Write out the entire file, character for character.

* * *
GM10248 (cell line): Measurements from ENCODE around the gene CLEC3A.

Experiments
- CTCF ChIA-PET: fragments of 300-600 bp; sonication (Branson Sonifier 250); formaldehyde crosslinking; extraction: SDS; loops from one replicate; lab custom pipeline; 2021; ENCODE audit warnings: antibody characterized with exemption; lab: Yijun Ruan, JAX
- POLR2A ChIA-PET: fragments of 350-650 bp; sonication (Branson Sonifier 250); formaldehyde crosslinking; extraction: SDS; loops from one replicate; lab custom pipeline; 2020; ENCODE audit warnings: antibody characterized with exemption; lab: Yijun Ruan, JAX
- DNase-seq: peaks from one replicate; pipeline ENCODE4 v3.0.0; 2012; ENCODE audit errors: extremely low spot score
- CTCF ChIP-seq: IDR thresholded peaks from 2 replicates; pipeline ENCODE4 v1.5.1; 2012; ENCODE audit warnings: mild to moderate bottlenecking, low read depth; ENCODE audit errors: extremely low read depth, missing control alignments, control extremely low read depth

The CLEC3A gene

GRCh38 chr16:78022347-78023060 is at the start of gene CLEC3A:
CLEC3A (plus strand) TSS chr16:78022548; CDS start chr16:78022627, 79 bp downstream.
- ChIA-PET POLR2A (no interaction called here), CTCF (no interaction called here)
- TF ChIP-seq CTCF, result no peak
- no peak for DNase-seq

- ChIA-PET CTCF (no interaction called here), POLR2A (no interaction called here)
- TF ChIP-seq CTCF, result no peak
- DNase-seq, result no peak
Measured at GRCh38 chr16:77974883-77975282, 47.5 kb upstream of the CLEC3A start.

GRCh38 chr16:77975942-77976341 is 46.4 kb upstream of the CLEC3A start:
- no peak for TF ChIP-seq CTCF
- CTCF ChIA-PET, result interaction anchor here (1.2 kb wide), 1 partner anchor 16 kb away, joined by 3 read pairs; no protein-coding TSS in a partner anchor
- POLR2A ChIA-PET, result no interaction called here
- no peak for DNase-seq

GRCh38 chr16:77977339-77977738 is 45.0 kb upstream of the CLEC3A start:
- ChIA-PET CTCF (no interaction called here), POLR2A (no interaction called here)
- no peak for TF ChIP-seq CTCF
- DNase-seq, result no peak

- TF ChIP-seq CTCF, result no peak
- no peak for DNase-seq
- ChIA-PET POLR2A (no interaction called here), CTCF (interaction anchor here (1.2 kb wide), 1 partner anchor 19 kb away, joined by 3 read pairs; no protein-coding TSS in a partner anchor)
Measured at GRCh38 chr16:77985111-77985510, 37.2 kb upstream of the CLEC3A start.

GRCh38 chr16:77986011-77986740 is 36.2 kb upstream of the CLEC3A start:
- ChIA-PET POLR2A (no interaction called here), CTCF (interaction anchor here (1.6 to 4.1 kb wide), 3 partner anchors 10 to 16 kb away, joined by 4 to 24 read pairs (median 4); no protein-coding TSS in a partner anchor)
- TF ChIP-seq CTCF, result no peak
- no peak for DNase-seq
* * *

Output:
GM10248 (cell line): Measurements from ENCODE around the gene CLEC3A.

Experiments
- CTCF ChIA-PET: fragments of 300-600 bp; sonication (Branson Sonifier 250); formaldehyde crosslinking; extraction: SDS; loops from one replicate; lab custom pipeline; 2021; ENCODE audit warnings: antibody characterized with exemption; lab: Yijun Ruan, JAX
- POLR2A ChIA-PET: fragments of 350-650 bp; sonication (Branson Sonifier 250); formaldehyde crosslinking; extraction: SDS; loops from one replicate; lab custom pipeline; 2020; ENCODE audit warnings: antibody characterized with exemption; lab: Yijun Ruan, JAX
- DNase-seq: peaks from one replicate; pipeline ENCODE4 v3.0.0; 2012; ENCODE audit errors: extremely low spot score
- CTCF ChIP-seq: IDR thresholded peaks from 2 replicates; pipeline ENCODE4 v1.5.1; 2012; ENCODE audit warnings: mild to moderate bottlenecking, low read depth; ENCODE audit errors: extremely low read depth, missing control alignments, control extremely low read depth

The CLEC3A gene

GRCh38 chr16:78022347-78023060 is at the start of gene CLEC3A:
CLEC3A (plus strand) TSS chr16:78022548; CDS start chr16:78022627, 79 bp downstream.
- ChIA-PET POLR2A (no interaction called here), CTCF (no interaction called here)
- TF ChIP-seq CTCF, result no peak
- no peak for DNase-seq

- ChIA-PET CTCF (no interaction called here), POLR2A (no interaction called here)
- TF ChIP-seq CTCF, result no peak
- DNase-seq, result no peak
Measured at GRCh38 chr16:77974883-77975282, 47.5 kb upstream of the CLEC3A start.

GRCh38 chr16:77975942-77976341 is 46.4 kb upstream of the CLEC3A start:
- no peak for TF ChIP-seq CTCF
- CTCF ChIA-PET, result interaction anchor here (1.2 kb wide), 1 partner anchor 16 kb away, joined by 3 read pairs; no protein-coding TSS in a partner anchor
- POLR2A ChIA-PET, result no interaction called here
- no peak for DNase-seq

GRCh38 chr16:77977339-77977738 is 45.0 kb upstream of the CLEC3A start:
- ChIA-PET CTCF (no interaction called here), POLR2A (no interaction called here)
- no peak for TF ChIP-seq CTCF
- DNase-seq, result no peak

- TF ChIP-seq CTCF, result no peak
- no peak for DNase-seq
- ChIA-PET POLR2A (no interaction called here), CTCF (interaction anchor here (1.2 kb wide), 1 partner anchor 19 kb away, joined by 3 read pairs; no protein-coding TSS in a partner anchor)
Measured at GRCh38 chr16:77985111-77985510, 37.2 kb upstream of the CLEC3A start.

GRCh38 chr16:77986011-77986740 is 36.2 kb upstream of the CLEC3A start:
- ChIA-PET POLR2A (no interaction called here), CTCF (interaction anchor here (1.6 to 4.1 kb wide), 3 partner anchors 10 to 16 kb away, joined by 4 to 24 read pairs (median 4); no protein-coding TSS in a partner anchor)
- TF ChIP-seq CTCF, result no peak
- no peak for DNase-seq